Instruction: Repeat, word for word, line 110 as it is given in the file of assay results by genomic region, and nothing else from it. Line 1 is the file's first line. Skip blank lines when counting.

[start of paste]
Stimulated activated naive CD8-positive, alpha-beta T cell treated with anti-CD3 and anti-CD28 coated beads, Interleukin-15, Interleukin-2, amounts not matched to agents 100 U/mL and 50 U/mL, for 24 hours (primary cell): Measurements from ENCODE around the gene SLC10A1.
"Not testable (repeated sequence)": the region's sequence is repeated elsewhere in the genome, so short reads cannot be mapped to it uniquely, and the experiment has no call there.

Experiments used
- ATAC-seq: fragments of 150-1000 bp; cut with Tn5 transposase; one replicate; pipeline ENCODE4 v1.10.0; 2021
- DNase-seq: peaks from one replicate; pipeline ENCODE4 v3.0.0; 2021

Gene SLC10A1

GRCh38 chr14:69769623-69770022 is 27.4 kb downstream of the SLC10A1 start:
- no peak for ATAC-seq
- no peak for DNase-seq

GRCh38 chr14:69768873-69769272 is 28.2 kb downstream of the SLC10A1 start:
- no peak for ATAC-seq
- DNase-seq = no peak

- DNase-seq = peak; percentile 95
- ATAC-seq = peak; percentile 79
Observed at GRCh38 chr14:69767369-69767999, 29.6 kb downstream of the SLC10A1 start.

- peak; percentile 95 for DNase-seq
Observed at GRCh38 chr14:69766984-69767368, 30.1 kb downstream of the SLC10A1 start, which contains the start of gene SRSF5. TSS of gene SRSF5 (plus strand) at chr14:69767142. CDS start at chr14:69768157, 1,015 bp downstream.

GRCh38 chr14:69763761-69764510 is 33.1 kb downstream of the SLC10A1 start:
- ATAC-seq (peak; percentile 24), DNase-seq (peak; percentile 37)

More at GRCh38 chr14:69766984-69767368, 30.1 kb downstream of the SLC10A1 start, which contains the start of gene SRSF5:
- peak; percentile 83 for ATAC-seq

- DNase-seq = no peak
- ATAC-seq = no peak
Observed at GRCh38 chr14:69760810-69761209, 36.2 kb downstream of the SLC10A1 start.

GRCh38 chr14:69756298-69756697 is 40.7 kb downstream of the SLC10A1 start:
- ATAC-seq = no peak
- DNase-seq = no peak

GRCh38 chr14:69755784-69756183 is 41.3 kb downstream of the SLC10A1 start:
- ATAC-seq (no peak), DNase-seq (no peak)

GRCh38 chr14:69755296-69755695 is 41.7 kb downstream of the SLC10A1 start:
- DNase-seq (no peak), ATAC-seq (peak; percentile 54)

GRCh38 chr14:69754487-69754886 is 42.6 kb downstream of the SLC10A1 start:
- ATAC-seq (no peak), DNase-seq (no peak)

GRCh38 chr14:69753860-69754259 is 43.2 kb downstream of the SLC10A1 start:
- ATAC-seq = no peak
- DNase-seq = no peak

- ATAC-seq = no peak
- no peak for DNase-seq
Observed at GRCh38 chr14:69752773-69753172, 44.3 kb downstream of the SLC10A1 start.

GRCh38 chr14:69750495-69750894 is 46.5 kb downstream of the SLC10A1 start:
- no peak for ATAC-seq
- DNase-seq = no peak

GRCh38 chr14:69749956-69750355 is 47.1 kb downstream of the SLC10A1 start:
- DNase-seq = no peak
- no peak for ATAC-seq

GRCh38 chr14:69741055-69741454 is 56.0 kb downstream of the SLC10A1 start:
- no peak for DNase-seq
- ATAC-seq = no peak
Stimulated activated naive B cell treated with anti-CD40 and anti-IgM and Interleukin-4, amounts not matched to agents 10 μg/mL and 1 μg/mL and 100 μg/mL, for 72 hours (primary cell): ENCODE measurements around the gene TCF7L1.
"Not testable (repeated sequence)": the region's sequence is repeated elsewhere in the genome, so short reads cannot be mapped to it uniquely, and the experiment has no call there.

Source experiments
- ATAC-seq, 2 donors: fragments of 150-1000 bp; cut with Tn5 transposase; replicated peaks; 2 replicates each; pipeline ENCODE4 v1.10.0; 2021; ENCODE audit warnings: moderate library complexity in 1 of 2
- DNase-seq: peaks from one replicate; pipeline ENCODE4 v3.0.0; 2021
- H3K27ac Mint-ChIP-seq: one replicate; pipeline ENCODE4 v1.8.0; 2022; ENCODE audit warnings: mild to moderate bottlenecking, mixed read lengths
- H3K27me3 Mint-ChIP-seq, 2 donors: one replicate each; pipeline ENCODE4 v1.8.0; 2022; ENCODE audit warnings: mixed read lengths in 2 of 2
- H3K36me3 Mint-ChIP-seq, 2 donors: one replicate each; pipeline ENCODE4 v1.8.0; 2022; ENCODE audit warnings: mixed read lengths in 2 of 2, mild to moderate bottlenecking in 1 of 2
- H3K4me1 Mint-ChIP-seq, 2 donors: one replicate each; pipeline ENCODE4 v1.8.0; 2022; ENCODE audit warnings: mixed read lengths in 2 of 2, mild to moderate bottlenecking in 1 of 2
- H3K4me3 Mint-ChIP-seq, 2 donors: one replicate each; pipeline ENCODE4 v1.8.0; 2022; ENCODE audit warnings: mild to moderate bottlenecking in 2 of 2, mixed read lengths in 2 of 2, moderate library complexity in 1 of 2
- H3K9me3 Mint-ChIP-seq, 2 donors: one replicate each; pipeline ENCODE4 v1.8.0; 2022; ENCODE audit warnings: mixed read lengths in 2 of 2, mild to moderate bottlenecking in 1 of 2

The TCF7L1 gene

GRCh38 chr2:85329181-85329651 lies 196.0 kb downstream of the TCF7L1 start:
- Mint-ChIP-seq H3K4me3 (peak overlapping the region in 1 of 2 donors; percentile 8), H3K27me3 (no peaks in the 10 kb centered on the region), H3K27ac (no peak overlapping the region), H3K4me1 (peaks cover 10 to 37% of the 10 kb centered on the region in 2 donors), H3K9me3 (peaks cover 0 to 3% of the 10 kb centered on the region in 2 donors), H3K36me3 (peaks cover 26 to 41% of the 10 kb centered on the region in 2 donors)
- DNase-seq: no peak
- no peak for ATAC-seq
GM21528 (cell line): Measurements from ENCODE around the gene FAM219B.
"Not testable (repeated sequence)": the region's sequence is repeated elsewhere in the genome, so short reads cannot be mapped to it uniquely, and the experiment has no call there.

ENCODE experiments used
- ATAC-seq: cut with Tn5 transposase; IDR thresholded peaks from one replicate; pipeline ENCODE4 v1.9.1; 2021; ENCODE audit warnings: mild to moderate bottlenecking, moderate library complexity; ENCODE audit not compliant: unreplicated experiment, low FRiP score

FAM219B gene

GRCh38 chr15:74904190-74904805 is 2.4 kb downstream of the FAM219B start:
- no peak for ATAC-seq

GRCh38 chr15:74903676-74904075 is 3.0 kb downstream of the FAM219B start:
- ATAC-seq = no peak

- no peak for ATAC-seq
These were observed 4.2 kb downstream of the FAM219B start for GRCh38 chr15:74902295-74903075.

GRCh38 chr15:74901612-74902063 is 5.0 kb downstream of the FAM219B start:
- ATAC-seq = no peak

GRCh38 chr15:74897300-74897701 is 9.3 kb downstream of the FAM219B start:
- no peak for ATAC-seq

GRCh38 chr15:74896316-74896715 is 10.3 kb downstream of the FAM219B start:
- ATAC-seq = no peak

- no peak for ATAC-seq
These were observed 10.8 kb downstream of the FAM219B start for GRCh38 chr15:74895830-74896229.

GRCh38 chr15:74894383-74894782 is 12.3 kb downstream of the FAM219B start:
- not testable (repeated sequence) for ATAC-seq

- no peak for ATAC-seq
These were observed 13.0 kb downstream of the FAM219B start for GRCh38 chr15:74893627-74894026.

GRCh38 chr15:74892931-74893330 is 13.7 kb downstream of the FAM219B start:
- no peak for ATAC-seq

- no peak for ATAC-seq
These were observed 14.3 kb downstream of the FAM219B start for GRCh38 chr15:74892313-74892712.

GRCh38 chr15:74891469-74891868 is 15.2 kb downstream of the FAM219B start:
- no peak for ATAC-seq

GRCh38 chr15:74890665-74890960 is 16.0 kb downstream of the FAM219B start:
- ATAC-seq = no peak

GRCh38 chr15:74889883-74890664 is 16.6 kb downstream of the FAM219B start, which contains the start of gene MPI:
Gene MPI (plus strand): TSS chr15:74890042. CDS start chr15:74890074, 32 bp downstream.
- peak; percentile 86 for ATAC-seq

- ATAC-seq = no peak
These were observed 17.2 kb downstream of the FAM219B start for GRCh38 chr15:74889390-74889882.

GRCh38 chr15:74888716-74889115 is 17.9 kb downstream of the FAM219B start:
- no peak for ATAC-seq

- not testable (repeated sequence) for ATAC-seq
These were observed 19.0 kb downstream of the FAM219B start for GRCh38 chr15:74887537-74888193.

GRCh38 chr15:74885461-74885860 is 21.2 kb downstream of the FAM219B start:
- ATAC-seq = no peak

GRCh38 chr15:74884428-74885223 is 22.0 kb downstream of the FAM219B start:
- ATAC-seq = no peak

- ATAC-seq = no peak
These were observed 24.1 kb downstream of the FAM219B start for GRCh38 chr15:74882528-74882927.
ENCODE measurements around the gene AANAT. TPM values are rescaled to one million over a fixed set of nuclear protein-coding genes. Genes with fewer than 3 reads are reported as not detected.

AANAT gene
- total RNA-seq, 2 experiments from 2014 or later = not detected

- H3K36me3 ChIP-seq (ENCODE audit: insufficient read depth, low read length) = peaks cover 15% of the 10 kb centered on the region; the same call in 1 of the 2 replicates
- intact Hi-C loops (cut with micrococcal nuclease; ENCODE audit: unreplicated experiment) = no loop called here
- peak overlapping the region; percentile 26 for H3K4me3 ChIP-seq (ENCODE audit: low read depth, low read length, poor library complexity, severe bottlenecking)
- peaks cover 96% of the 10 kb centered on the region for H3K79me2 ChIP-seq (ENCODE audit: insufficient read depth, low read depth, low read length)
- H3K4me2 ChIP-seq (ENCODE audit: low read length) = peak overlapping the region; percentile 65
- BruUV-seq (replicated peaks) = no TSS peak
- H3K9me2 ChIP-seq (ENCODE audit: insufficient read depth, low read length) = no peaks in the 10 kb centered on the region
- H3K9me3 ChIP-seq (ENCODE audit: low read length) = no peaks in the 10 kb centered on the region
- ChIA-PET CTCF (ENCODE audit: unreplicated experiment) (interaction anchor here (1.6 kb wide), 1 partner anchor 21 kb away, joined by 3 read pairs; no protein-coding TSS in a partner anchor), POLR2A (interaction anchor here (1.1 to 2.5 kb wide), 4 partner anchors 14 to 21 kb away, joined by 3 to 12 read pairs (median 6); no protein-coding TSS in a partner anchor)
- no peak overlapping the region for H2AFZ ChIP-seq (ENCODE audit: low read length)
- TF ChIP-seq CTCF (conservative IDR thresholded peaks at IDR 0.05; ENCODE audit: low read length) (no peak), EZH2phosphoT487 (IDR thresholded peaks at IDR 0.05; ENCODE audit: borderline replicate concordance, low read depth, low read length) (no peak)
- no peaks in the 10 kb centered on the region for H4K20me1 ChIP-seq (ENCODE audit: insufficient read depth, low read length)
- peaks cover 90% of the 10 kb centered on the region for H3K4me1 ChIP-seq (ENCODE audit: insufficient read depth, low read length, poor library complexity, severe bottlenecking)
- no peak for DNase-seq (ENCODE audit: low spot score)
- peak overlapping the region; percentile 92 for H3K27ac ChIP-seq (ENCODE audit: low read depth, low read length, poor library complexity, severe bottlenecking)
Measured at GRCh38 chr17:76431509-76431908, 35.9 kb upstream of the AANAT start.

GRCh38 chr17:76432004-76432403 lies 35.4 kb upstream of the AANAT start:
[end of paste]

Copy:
These were observed 24.1 kb downstream of the FAM219B start for GRCh38 chr15:74882528-74882927.